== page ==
Although we don't believe in timing the market or panicking over market movements, we do like to keep an eye on big changes -- just in case they're material to our investing thesis.
What: Shares of household-products maker Blyth
So what: The maker of photo frames and scented candles just reported third-quarter results that fell short of analyst estimates. It then reaffirmed next-quarter earnings guidance but lowered the cash-flow targets. That's hardly a wholesome combination.
Now what: If the cash-flow warning weren't bad enough, Blyth also announced a change in its fiscal year, now equal to a calendar year rather than ending the last day of January. The company is in the midst of a long and difficult strategy change, now focusing on direct-to-consumer sales rather than wholesale operations. I'm not convinced that this is the right move, and neither are our CAPS investors -- Blyth owns a rock-bottom one-star rating out of five.
Interested in more info about Blyth? Add it to My Watchlist.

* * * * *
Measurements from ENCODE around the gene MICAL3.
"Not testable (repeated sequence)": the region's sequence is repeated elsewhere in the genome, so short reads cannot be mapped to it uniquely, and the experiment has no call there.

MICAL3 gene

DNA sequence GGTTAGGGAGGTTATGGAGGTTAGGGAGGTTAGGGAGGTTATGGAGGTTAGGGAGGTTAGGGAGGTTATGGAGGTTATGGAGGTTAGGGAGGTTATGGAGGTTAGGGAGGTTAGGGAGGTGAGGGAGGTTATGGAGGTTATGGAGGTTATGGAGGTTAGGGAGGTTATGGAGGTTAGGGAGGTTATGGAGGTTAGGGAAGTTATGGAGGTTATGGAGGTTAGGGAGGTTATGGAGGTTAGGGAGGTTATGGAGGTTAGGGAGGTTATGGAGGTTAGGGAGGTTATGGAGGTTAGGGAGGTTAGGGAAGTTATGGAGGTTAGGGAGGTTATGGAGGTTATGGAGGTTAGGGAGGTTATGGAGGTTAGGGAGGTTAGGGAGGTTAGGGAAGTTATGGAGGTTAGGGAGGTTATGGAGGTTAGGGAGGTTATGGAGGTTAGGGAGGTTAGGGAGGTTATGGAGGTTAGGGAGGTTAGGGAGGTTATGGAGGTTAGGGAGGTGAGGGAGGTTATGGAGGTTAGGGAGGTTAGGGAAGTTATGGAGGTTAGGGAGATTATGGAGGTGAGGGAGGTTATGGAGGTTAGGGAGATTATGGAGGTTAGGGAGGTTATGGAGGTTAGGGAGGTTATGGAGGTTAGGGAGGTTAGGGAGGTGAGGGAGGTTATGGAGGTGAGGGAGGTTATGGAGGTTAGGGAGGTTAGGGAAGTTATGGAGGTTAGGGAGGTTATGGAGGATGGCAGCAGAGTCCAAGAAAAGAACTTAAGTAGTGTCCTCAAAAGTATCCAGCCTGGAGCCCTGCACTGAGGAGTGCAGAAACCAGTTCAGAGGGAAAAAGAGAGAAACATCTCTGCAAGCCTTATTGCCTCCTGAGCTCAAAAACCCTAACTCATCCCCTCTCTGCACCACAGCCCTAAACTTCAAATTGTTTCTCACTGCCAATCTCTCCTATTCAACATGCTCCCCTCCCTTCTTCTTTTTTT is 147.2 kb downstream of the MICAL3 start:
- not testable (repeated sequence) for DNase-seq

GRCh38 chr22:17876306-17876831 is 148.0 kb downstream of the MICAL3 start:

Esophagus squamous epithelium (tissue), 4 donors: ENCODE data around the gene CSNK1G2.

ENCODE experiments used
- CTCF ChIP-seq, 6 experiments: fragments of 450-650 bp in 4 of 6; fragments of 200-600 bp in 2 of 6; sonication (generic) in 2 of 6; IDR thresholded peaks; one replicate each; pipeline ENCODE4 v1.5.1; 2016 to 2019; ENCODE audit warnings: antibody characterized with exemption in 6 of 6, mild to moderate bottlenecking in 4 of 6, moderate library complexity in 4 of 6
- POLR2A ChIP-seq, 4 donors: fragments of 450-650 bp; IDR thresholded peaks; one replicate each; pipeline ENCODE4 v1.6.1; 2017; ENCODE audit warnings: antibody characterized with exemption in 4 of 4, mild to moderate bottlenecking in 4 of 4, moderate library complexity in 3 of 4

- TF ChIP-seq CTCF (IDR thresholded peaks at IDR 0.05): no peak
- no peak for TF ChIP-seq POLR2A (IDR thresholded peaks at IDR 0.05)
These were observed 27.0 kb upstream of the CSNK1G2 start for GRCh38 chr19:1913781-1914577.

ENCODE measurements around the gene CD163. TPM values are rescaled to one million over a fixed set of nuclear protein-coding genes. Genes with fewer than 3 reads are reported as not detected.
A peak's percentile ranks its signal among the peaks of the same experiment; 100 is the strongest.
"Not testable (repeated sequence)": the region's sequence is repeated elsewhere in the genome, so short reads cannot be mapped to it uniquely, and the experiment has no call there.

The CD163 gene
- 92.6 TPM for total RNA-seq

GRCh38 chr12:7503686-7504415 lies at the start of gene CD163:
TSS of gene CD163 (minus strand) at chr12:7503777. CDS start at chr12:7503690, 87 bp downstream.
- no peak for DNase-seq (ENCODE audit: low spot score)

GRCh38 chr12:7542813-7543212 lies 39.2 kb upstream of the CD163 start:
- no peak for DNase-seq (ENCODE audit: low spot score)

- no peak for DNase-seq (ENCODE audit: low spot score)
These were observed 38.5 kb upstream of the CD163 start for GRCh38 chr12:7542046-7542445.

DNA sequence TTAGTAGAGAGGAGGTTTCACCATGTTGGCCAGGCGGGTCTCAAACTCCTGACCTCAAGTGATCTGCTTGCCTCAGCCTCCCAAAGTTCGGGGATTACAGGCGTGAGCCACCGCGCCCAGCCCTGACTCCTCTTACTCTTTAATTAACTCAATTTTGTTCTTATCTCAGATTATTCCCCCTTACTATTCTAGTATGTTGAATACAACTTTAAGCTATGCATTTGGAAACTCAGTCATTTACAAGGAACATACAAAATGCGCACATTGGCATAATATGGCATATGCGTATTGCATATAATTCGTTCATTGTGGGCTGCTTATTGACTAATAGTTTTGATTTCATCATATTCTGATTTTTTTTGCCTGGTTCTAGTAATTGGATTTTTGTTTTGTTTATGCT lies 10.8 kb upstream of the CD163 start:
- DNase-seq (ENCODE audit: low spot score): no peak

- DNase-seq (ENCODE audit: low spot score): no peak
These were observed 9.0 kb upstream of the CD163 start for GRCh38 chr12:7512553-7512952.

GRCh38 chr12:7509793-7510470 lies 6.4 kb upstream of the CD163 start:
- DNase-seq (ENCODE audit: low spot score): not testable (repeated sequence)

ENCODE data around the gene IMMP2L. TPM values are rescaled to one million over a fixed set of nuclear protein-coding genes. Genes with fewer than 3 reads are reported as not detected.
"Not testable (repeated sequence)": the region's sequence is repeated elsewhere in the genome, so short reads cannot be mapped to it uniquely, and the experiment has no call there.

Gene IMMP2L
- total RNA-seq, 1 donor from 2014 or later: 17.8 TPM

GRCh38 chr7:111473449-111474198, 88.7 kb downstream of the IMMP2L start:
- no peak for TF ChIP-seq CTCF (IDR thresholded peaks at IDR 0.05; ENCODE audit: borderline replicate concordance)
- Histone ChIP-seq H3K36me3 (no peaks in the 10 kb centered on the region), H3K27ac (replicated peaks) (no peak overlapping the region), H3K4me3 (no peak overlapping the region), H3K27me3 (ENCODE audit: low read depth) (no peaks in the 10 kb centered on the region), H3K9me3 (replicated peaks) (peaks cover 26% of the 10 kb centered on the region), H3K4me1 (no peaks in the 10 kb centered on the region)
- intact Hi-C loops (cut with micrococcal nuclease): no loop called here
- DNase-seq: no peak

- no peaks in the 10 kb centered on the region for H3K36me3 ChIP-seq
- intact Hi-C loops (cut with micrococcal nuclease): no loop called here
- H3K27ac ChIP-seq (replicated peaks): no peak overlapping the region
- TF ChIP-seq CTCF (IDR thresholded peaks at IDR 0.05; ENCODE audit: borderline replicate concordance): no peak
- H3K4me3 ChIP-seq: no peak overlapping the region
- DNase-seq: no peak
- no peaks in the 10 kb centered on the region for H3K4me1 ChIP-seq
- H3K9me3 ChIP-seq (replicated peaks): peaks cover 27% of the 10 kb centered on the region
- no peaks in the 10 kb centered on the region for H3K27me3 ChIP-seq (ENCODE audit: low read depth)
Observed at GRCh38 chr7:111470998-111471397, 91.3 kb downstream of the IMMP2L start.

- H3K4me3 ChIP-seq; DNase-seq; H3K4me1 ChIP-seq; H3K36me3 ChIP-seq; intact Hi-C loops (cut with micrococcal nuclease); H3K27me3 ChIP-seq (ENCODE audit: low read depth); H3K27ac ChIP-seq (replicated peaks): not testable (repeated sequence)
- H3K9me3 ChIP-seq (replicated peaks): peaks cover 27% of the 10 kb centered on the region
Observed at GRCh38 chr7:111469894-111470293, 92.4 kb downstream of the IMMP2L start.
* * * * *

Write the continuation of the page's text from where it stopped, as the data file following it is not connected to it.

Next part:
Fool contributor Anders Bylund holds no position in any of the companies mentioned. We Fools don't all hold the same opinion, but we all believe that considering a diverse range of insights makes us better investors. Check out Anders' holdings and bio, or follow him on Twitter and Google+. We have a disclosure policy.
More from The Motley Fool
Why Coupons.com, Blyth, and Trex Jumped Today
Stock markets rose sharply after the expected vote in Crimea supporting breaking off from Ukraine didn't include any unforeseen complications, but these three stocks had even more going for them. Find out more about why these three stocks soared.
Blyth Rejects CVSL's $16.75-per-Share Offer
Blyth says no to unsolicited $269 million acquisition bid from CVSL.
Why Blyth Shares Tumbled
Is this meaningful? Or just another movement?